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Physicians Update


Physicians Update

Summer 2010

New Ventricular-Assist Device Extends Both Range and Hope for Heart-Failure Patients


PU-Summer10-HeartMate II
Food and Drug Administration (FDA) approval in January of a small, easily implantable ventricular-assist device (VAD) for “destination therapy” — not merely as a bridge to transplantation — offers tens of thousands of the sickest heart-failure patients the potential for increased survival and a vastly improved functional status and quality of life.

The destination-therapy indication for the HeartMate II VAD means that an estimated 50,000–100,000 people in the United States who are unable to benefit from drug treatment and are not candidates for transplantation could be eligible for a VAD to restore proper blood flow. The HeartMate II had been approved since April 2008 only as a short-term therapy for patients awaiting a transplant.

“Until now, most VADs were approved for patients on the transplant list who needed the device to support their circulation and keep them alive until they could receive a heart,” says Richard Shemin, M.D., chief of cardiothoracic surgery at UCLA. A prior VAD approved for destination therapy was much larger, difficult to implant and not embraced by most patients, Dr. Shemin notes.

In addition to providing a long-term option for seriously ill heart-failure patients who are unable to receive transplantation, the new VAD doesn’t have the same level of restrictions on age and co-morbid conditions that often exclude patients from the transplant list. “Any patient who has persistent symptoms, limited functional status and poor quality of life despite maximal medical therapy can be referred for evaluation for destination VAD therapy,” says cardiologist Robb MacLellan, M.D., medical director of the UCLA Ventricular-Assist Device Program.

Drs. MacLellan and Shemin explain that the HeartMate II has many advantages over previous generations of VADs, including its smaller size, the ability to implant it completely inside the body and a longer-life battery pack that can run for up to 12 hours before needing to be recharged. “Patients with this device can now live comfortably outside the hospital, but still have enough battery power to go to a restaurant or sporting event,” Dr. Shemin says. “Complications are reduced, and the overall quality of life is markedly better than when you are tied to a 300- pound console with limited ability to go anywhere, as was often the case with the previous technologies.”

FDA approval came after publication of a study in the New England Journal of Medicine last fall comparing the continuous-flow HeartMate II device with first- and second-generation pulsatileflow devices, which are not only much larger but also are dependent on valves and plunger-type mechanisms. The newer VAD more than doubled the two-year survival rate for patients, with a lower rate of complications. Forty-six percent of the HeartMate II patients achieved the primary study endpoint of survival at two years while remaining free from disabling stroke or the need for a reoperation to replace or repair the pump.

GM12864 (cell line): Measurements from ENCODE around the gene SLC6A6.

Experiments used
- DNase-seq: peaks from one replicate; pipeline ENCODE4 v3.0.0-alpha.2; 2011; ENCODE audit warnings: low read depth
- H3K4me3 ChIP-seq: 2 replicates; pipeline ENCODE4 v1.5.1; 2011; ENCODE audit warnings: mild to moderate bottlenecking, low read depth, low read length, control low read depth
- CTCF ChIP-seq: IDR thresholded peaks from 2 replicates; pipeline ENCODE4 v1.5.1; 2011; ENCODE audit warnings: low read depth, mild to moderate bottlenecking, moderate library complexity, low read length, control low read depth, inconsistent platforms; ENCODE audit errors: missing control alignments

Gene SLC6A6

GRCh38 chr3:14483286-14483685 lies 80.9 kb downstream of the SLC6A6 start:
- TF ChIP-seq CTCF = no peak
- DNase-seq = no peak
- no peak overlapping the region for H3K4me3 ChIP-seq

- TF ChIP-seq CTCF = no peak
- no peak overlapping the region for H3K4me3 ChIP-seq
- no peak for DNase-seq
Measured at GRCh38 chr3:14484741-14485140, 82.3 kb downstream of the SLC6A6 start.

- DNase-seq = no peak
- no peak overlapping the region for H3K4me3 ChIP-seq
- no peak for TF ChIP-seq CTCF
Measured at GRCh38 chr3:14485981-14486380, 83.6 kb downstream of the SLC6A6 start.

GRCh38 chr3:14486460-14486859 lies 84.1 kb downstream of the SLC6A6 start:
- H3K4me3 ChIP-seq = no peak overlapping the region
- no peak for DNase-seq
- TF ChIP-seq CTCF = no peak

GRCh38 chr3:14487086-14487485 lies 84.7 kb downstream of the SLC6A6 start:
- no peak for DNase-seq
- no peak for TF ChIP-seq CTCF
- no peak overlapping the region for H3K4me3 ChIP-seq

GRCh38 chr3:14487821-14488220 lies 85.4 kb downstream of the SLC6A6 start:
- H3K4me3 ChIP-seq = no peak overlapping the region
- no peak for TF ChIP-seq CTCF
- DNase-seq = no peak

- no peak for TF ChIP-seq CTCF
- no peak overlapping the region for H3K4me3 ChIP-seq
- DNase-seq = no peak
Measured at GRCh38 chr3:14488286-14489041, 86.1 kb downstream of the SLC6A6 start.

With the new device, quality of life for patients with destination VAD therapy is now comparable to that of patients who have received a transplant, PU-Summer10-FDA approved HeartMate IIsays Dr. MacLellan, who notes that some who have received the VAD intending it to be a bridge to transplant have been so happy with the result that they decided to delay going back on the transplant list.

“Patients after transplant have to be on a number of medications to prevent rejection, and they may need regular heart biopsies,” notes Gregg C. Fonarow, M.D., director of the Ahmanson-UCLA Cardiomyopathy Center. “The potential disadvantages to the VAD relate to needing the battery pack and making sure the power for the device doesn’t ever run out. There are also risks of serious infections or blood clots forming, and of the pumps failing. But these risks have been greatly reduced in the newer devices.”

Because of the potential for thrombosis and emboli, patients take blood-thinning medications and are closely monitored with the help of a device they can use at home, Dr. MacLellan says. The vast majority of driveline infections that occur can be treated with oral antibiotics. Although there was a concern that end-organ function might be affected, by shifting from pulsatile to continuous flow as seen with the HeartMate II, the pivotal study showed no significant detriment.

Of the more than five million people in the United States who suffer from heart failure, it’s estimated that 50,000– 100,000 are part of the sickest group, unable to benefit from proven medications and unlikely to survive more than a year without one of two interventions: heart transplantation or a VAD. But because of the limited availability of donor hearts, only about 2,500 heart transplants are performed each year — and many patients would not be considered transplant candidates even if a heart were available.

“Many patients are ineligible because of age or other factors,” Dr. Shemin says. “They are either presensitized to antigens in the general population so that there can never be a match, or they have unusual blood types or other medical conditions that make them unsuitable. Having a new option for them is a major advance.”

For more information about the HeartMate II at UCLA, go to: www.uclahealth.org/heartmate

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